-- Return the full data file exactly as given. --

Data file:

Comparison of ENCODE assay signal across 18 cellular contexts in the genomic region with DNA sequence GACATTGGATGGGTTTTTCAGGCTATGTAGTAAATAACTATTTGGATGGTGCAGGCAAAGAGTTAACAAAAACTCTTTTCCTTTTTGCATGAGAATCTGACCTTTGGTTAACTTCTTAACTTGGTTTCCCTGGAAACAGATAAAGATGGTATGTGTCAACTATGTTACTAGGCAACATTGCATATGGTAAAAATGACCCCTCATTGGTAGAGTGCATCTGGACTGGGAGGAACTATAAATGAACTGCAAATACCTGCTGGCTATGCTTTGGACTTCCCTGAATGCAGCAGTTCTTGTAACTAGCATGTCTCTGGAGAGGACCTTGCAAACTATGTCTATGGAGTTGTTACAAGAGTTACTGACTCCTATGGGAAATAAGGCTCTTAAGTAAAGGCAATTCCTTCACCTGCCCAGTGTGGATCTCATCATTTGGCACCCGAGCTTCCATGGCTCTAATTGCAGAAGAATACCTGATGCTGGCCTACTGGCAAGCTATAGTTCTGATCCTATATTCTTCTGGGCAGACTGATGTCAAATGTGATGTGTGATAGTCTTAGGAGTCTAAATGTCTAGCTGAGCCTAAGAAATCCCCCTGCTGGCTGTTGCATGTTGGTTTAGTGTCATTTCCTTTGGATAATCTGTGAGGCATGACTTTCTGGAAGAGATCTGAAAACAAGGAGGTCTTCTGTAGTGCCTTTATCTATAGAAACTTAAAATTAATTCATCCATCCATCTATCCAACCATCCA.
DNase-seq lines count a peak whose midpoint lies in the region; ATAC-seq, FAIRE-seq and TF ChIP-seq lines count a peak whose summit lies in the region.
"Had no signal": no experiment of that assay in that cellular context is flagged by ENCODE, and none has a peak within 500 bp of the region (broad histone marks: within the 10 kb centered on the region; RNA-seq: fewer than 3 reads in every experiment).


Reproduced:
Comparison of ENCODE assay signal across 18 cellular contexts in the genomic region with DNA sequence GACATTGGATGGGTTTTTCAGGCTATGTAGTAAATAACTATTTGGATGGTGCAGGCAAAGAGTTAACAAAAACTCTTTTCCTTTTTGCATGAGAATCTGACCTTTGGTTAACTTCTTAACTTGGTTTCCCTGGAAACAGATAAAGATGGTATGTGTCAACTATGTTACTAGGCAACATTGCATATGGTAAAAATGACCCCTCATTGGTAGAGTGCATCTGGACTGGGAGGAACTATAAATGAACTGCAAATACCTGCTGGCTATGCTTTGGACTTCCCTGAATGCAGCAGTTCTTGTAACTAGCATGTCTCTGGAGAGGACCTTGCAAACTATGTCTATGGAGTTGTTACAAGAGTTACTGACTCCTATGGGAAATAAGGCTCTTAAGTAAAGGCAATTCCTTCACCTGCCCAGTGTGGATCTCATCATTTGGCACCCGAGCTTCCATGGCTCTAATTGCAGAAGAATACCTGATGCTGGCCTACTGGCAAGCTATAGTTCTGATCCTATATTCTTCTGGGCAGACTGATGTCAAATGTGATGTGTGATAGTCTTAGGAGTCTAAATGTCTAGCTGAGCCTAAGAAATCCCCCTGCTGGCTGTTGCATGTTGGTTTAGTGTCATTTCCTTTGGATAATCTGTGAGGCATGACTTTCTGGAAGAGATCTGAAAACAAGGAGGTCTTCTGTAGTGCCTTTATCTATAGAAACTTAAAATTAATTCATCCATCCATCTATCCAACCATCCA.
DNase-seq lines count a peak whose midpoint lies in the region; ATAC-seq, FAIRE-seq and TF ChIP-seq lines count a peak whose summit lies in the region.
"Had no signal": no experiment of that assay in that cellular context is flagged by ENCODE, and none has a peak within 500 bp of the region (broad histone marks: within the 10 kb centered on the region; RNA-seq: fewer than 3 reads in every experiment).